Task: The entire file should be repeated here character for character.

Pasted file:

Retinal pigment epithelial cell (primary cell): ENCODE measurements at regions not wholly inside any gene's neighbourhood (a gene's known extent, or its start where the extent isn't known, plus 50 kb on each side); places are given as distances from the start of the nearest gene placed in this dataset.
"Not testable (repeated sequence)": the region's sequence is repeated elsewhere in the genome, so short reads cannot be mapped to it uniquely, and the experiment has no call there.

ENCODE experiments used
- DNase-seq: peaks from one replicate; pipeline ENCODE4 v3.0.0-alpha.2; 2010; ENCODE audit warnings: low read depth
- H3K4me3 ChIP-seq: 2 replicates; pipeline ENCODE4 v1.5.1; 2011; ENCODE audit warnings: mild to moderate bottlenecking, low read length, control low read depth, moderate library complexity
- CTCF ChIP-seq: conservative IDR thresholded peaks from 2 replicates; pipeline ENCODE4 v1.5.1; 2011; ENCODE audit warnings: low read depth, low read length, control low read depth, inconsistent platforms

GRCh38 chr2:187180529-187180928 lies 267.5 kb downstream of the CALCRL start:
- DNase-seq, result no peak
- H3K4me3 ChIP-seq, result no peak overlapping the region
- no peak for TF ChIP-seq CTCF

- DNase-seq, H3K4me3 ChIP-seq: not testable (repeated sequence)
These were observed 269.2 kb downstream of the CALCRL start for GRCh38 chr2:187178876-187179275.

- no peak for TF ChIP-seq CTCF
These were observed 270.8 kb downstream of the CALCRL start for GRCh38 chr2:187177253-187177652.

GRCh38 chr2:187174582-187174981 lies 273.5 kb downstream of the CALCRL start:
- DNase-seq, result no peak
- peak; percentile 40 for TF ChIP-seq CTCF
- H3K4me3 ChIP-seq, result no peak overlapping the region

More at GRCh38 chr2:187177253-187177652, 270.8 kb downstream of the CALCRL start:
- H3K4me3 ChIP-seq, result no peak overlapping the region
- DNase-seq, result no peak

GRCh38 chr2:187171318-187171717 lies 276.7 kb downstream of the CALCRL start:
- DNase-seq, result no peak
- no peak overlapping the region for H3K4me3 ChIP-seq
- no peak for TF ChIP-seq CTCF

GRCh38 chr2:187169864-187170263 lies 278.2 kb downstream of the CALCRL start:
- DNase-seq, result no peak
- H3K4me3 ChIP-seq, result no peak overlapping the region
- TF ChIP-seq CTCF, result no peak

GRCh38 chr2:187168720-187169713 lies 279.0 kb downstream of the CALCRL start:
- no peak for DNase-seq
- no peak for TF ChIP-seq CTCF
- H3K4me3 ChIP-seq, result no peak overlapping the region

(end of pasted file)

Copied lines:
Retinal pigment epithelial cell (primary cell): ENCODE measurements at regions not wholly inside any gene's neighbourhood (a gene's known extent, or its start where the extent isn't known, plus 50 kb on each side); places are given as distances from the start of the nearest gene placed in this dataset.
"Not testable (repeated sequence)": the region's sequence is repeated elsewhere in the genome, so short reads cannot be mapped to it uniquely, and the experiment has no call there.

ENCODE experiments used
- DNase-seq: peaks from one replicate; pipeline ENCODE4 v3.0.0-alpha.2; 2010; ENCODE audit warnings: low read depth
- H3K4me3 ChIP-seq: 2 replicates; pipeline ENCODE4 v1.5.1; 2011; ENCODE audit warnings: mild to moderate bottlenecking, low read length, control low read depth, moderate library complexity
- CTCF ChIP-seq: conservative IDR thresholded peaks from 2 replicates; pipeline ENCODE4 v1.5.1; 2011; ENCODE audit warnings: low read depth, low read length, control low read depth, inconsistent platforms

GRCh38 chr2:187180529-187180928 lies 267.5 kb downstream of the CALCRL start:
- DNase-seq, result no peak
- H3K4me3 ChIP-seq, result no peak overlapping the region
- no peak for TF ChIP-seq CTCF

- DNase-seq, H3K4me3 ChIP-seq: not testable (repeated sequence)
These were observed 269.2 kb downstream of the CALCRL start for GRCh38 chr2:187178876-187179275.

- no peak for TF ChIP-seq CTCF
These were observed 270.8 kb downstream of the CALCRL start for GRCh38 chr2:187177253-187177652.

GRCh38 chr2:187174582-187174981 lies 273.5 kb downstream of the CALCRL start:
- DNase-seq, result no peak
- peak; percentile 40 for TF ChIP-seq CTCF
- H3K4me3 ChIP-seq, result no peak overlapping the region

More at GRCh38 chr2:187177253-187177652, 270.8 kb downstream of the CALCRL start:
- H3K4me3 ChIP-seq, result no peak overlapping the region
- DNase-seq, result no peak

GRCh38 chr2:187171318-187171717 lies 276.7 kb downstream of the CALCRL start:
- DNase-seq, result no peak
- no peak overlapping the region for H3K4me3 ChIP-seq
- no peak for TF ChIP-seq CTCF

GRCh38 chr2:187169864-187170263 lies 278.2 kb downstream of the CALCRL start:
- DNase-seq, result no peak
- H3K4me3 ChIP-seq, result no peak overlapping the region
- TF ChIP-seq CTCF, result no peak

GRCh38 chr2:187168720-187169713 lies 279.0 kb downstream of the CALCRL start:
- no peak for DNase-seq
- no peak for TF ChIP-seq CTCF
- H3K4me3 ChIP-seq, result no peak overlapping the region